As advocates of decentralization and a protocols-not-platforms approach to the web, there’s a lot about the concept of Web3 that sounds appealing to us at Techdirt — but the details usually leave a lot to be desired. A new project called TBD from Block aims to move beyond all that, and while its invocation of “Web5” understandably invites skepticism, it’s actually a lot more interesting. This week, we’re joined by project lead Mike Brock to discuss how TBD and the concept of Web5 aims to grapple with the true potential of decentralization.
In discussions about content moderation, it’s easy to get stuck in the mindset that there are only a few simple ways it could possibly work — but in fact there is plenty of room for exploring creative alternatives. One such idea examined in a recent paper by Aviv Ovadya, Technology and Public Purpose Fellow at Harvard’s Belfer Center, is called “platform democracy”. It’s well worth discussing, and Aviv joins us on this week’s episode to do exactly that.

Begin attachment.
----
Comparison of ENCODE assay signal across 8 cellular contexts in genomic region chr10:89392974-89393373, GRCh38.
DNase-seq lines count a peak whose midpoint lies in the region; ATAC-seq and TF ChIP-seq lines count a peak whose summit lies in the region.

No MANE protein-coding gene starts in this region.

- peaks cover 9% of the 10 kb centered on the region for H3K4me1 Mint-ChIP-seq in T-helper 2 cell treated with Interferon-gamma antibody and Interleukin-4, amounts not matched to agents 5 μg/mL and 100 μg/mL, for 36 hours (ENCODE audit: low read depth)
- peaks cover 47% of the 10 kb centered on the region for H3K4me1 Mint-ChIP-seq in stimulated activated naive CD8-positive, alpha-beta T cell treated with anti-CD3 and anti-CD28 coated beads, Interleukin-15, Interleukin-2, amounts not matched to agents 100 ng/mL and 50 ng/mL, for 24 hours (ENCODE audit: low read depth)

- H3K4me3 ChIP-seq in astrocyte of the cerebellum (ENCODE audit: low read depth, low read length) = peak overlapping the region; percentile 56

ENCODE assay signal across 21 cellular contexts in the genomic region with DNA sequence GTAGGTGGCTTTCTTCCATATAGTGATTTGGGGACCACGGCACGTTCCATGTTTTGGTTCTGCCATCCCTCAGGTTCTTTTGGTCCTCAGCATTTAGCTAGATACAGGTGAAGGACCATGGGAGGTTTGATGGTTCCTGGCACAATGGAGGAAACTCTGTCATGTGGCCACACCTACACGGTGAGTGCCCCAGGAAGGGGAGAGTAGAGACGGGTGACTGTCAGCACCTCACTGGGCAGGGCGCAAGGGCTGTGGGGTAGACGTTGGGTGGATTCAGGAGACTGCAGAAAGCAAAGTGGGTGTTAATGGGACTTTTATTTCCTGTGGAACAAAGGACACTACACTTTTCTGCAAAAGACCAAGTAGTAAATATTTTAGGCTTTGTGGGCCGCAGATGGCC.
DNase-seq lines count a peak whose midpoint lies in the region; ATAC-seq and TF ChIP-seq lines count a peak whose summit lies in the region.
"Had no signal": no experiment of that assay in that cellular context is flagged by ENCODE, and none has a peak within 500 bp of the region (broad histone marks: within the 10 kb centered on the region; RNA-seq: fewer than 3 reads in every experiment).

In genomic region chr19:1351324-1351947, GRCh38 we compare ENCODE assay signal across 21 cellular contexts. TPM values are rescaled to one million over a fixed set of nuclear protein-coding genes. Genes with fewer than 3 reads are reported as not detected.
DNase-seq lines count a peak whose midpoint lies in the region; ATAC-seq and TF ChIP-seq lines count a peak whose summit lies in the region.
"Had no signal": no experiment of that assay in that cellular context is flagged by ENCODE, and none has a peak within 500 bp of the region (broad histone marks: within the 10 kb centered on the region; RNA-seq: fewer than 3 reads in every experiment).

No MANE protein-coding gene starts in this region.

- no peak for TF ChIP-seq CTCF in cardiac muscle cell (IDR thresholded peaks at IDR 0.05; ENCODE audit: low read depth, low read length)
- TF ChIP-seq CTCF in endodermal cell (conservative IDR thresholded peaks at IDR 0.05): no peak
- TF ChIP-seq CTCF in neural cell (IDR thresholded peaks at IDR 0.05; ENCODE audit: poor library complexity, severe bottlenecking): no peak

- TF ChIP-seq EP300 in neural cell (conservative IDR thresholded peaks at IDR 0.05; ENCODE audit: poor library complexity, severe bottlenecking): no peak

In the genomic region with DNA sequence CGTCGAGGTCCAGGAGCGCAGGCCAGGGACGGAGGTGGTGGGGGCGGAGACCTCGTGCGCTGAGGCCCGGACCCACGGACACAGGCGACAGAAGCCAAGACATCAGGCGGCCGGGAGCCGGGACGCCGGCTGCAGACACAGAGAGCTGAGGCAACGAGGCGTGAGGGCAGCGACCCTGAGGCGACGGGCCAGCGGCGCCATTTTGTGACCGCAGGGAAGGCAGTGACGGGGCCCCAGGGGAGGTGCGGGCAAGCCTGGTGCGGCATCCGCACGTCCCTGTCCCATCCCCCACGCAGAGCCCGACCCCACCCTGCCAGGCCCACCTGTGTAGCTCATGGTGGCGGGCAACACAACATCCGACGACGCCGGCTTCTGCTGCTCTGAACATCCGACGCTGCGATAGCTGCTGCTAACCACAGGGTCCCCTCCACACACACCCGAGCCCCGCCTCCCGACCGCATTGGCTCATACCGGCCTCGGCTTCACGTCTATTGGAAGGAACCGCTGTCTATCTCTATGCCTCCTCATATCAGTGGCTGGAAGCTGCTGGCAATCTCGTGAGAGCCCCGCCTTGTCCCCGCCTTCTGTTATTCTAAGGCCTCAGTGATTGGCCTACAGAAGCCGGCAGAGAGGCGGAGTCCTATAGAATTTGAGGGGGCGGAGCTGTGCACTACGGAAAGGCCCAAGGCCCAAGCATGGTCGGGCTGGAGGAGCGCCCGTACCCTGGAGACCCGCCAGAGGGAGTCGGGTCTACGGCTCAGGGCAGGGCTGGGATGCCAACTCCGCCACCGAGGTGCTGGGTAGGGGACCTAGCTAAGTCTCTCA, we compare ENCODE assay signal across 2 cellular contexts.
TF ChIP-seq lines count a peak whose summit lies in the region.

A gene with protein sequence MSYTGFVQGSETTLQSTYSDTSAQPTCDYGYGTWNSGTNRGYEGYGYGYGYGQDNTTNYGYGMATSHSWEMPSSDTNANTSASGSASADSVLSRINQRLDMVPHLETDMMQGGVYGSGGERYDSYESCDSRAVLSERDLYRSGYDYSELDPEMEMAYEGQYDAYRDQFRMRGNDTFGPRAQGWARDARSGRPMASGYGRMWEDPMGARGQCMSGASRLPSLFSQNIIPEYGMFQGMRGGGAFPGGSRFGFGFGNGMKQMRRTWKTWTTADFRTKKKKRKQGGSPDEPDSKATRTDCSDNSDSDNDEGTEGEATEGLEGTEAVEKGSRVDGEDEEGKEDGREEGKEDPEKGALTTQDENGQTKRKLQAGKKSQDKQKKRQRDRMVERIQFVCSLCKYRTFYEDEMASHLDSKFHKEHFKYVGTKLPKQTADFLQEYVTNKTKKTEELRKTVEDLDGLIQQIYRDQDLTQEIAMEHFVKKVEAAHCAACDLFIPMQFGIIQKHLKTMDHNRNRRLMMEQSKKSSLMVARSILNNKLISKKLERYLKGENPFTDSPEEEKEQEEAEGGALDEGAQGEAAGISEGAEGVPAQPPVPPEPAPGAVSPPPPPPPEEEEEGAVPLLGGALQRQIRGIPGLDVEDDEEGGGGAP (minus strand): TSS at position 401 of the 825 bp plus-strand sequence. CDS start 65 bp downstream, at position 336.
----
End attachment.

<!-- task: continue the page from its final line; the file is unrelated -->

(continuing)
The problems with copyright have been a subject of coverage here at Techdirt since the beginning, and for most of that time it has been largely a non-partisan subject. At the moment, however, that isn’t so much the case thanks to Josh Hawley’s war with Disney, which has created a situation where some copyright reform ideas that are conceptually good are mired in culture war issues, partisan politics, and unconstitutional nonsense. This week, we’re joined by the Niskanen Center’s Daniel Takash to discuss the problems with Hawley’s copyright bill and copyright law in general.
People often talk about some kind of “right to deletion” as an approach to fixing online privacy issues. This construct can create problems, as we’ve seen with Europe’s version, but newer proposals don’t seem to consider these lessons. A recent paper by law professor Tiffany Li looks at another angle on the issue: how data deletion impacts algorithms and AI-trained models. This week, Tiffany joins us on the podcast to discuss this concept of “algorithmic destruction”, and how policy makers are ignoring it.